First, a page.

(The author is editor-at-large for finance and markets at
Reuters News. Any views expressed here are his own)
LONDON, Sept 25 (Reuters) - Tech, pharma, climate -- and now
In the race to pick mega-trends amplified by this year's
pandemic, education, or at least new technology within that
market, is being circled by asset managers seeking alternatives
to the already super-expensive tech and pharma sectors.
EdTech -- which has been growing since universities moved to
provide open-access Massive Open Online Courses, or MOOCs, more
than a decade ago -- is one sector expected to be supercharged
by the COVID-19 shock.
And the story goes well beyond emergency home-schooling and
online teaching during lockdowns.
In the past week alone, giant asset managers UBS Wealth
Management and Germany's DWS have built up EdTech investment
cases as a key part of what the UBS report rather grandly dubbed
the "Future of Humans".
The investment case centres on two areas of education whose
expansion the pandemic is expected to accelerate.
First is the private provision of tertiary or lifelong
training as governments struggle to keep funding rising demand,
mainly from developing countries. And second is a need for
career-long reskilling of workers due to disruptions wrought by
automation and digitisation of workplaces.
What has caught the eye of investors -- many of whom are
also involved in 'sustainable' investing, another emerging
mega-trend -- is the role of EdTech companies in developing
artificial intelligence and machine-learning technologies in
areas like e-classrooms, virtual reality or interactive modules.
Paul Buchwitz, portfolio manager at DWS Invest SDG Global
Equities, a fund that focuses on firms contributing to at least
one of the UN's Sustainable Development Goals, said a key
proposition is that EdTech is still only a tiny fraction of a
huge and growing education market overall.
Sydney-based industry research firm HolonIQ claims global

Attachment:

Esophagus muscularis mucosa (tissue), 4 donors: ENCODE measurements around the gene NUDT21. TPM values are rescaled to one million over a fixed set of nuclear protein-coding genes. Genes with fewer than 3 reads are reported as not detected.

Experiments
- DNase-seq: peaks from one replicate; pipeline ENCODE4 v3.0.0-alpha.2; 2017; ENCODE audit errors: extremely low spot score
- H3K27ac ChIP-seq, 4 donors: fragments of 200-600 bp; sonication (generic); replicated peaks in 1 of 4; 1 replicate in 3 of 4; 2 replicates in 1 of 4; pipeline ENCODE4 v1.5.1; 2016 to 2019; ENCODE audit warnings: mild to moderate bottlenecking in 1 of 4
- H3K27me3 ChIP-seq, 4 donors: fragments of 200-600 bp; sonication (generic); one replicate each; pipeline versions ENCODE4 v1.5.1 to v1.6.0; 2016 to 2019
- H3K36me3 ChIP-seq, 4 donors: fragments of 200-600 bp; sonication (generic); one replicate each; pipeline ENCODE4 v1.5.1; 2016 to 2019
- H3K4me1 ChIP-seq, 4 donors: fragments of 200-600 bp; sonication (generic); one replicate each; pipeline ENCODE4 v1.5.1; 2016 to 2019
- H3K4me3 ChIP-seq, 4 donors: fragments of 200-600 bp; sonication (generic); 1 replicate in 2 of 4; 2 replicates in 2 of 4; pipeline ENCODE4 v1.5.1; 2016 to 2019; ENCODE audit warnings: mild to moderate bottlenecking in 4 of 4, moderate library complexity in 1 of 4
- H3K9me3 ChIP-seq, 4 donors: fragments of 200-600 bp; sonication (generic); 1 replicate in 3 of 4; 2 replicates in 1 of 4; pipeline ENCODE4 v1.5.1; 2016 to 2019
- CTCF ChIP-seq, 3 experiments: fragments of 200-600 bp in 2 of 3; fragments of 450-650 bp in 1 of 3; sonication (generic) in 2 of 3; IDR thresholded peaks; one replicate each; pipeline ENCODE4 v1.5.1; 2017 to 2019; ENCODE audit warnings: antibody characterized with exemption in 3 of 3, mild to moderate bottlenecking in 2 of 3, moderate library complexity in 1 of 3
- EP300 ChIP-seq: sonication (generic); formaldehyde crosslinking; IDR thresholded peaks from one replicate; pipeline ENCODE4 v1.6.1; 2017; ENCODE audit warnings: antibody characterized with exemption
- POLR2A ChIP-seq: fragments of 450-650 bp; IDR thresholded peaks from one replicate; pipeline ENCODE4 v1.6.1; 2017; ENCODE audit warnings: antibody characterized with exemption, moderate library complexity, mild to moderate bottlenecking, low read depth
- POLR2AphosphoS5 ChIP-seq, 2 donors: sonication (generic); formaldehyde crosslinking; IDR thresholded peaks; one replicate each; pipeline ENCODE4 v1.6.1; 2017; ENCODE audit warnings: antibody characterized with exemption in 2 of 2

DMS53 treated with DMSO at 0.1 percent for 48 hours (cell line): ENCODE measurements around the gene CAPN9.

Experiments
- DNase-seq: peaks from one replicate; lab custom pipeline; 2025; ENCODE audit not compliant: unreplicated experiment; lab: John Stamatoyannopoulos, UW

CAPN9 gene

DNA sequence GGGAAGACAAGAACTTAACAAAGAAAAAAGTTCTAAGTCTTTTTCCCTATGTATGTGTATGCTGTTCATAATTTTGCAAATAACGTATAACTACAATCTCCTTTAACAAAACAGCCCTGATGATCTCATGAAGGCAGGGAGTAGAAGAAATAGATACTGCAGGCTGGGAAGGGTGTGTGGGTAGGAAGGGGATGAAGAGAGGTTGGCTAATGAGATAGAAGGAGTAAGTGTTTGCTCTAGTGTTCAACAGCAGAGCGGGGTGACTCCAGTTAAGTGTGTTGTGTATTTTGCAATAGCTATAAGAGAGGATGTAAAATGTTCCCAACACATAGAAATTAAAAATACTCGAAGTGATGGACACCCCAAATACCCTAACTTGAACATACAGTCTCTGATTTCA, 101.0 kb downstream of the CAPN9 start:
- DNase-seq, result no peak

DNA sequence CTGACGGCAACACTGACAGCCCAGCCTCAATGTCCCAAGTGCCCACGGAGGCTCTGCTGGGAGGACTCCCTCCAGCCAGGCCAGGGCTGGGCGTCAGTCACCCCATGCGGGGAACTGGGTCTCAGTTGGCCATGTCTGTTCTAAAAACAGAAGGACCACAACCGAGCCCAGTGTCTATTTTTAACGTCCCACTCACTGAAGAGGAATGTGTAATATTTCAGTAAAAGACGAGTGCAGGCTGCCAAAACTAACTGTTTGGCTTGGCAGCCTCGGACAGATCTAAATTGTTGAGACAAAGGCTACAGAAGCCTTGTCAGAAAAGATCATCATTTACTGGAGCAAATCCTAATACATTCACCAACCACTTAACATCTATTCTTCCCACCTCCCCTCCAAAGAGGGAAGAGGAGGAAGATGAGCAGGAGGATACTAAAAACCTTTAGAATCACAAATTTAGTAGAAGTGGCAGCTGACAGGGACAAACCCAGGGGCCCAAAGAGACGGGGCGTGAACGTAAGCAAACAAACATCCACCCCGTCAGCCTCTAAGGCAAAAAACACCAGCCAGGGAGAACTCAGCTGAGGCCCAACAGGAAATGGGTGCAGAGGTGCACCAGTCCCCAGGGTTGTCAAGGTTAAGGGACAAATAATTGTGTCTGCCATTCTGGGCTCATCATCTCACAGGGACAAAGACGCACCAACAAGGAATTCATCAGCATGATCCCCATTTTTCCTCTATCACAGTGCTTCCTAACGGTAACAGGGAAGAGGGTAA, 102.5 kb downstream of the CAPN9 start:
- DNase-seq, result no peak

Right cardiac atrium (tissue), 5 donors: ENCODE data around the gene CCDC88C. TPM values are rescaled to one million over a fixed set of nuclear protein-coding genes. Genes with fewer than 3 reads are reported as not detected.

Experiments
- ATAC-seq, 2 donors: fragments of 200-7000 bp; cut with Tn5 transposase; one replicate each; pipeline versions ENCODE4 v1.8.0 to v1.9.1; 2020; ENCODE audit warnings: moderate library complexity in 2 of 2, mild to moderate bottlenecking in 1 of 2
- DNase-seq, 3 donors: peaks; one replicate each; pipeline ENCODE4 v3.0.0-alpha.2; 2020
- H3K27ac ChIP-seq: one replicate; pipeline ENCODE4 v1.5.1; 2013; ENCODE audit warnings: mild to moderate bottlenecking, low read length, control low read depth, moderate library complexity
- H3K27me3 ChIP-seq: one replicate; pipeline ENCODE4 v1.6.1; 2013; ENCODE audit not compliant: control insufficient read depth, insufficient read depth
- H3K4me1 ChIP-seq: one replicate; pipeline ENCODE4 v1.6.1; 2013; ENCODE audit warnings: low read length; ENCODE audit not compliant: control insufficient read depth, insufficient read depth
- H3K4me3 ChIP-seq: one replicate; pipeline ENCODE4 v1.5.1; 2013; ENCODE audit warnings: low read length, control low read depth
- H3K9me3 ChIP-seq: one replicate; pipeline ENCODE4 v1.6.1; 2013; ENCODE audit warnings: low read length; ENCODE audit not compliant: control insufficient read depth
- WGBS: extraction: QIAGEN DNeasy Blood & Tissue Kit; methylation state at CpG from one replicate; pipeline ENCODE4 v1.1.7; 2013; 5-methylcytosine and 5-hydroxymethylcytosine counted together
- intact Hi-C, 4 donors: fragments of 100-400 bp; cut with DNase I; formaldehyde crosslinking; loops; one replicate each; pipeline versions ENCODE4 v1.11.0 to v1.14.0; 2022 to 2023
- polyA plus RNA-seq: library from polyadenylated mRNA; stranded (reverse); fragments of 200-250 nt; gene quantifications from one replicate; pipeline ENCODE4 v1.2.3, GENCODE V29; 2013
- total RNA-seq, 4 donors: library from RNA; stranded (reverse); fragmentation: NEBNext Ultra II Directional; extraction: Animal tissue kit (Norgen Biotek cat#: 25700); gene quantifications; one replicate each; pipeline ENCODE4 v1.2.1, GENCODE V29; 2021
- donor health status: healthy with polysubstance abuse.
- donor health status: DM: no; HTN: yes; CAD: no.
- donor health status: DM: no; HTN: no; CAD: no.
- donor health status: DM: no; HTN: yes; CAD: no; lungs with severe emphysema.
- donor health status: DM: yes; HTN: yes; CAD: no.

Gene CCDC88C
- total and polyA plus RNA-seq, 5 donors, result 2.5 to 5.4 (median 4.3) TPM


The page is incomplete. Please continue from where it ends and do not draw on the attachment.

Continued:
education and training expenditure overall will reach $10
trillion by 2030 from $6 trillion this year -- making it more
than $1 trillion bigger than the global auto industry by then.
It assumes the next 10 years will see an additional 800
million second-level and 350 million tertiary or higher
graduates -- largely in Asia and Africa -- and a need for 1.5
million additional teachers per year on average.
With that in mind, it estimates EdTech's share of global
education spending will rise from just 2.6 percent in 2018 to
4.4 percent in 2025.
"Although the majority of EdTech's technology has been
mature for years, it has so far only been used sparingly due to
the ignorance and inertia of many decision-makers and
omnipresent budget restrictions," wrote Buchwitz at DWS.
"The catalyst of the Coronavirus pandemic has fundamentally
changed the situation."
Investors' focus is mostly on adult learning.
"Education cannot be left to the public sector alone, and
this opens up investment potential in both public and private
markets," UBS's "Future of Humans" report said, identifying cost
as a huge factor. "We see opportunities in Edtech, ancillary
services, and companies that have a superior record than their
peers in training and developing their employees."
The report forecasts the overall education market will grow
at a "high-single-digit rate" over the next decade, with
private education expanding most rapidly.
"The market for e-learning, for-profit post-secondary
education, language learning, and test preparation should
experience a high-teens rate of growth," it said.
Many of the leading lights of EdTech are startups or still
private, often based in India, China and the United States. The
bigger firms have seen revenues balloon and are having little
trouble raising finance.
According to reports, the latest fundraising for India's
Byju, a Bengaluru-based startup offering a mobile app that
tutors children, values the firm at more than $11 billion.
China's online tutoring start-up Zuoyebang's latest funding
round valued it at more than $6 billion.
But listed firms have faced the full glare of the market.
China's GSX Techedu was a target for short sellers Muddy Waters
and Citron Research this year amid allegations -- repeatedly
denied -- about the accuracy of its customer base.
The company has said it is co-operating with a request for
details from the U.S. Securities and Exchange Commission.
And yet despite the allegations, the stock is still up
almost 400% year-to-date.
Exchange Traded Funds and indexes give a more measured
picture. The Foxberry HolonIQ Education Tech & Digital Learning
index -- on which some recent ETF launches were based -- is up
about 23% this year. Not quite Apple or the wider FAANGs but
better than the Nasdaq Composite's 18% or the flat S&P500.
Analysts at Citi say low tech adoption in education is due
to inertia and cost -- digital textbooks may not be expensive
but the Wifi network or reading devices might be.
But they added: "We think in the case of education,
COVID19-related 'necessity' will end up being the 'mother of
(By Mike Dolan, Twitter: @reutersMikeD
Editing by Catherine Evans)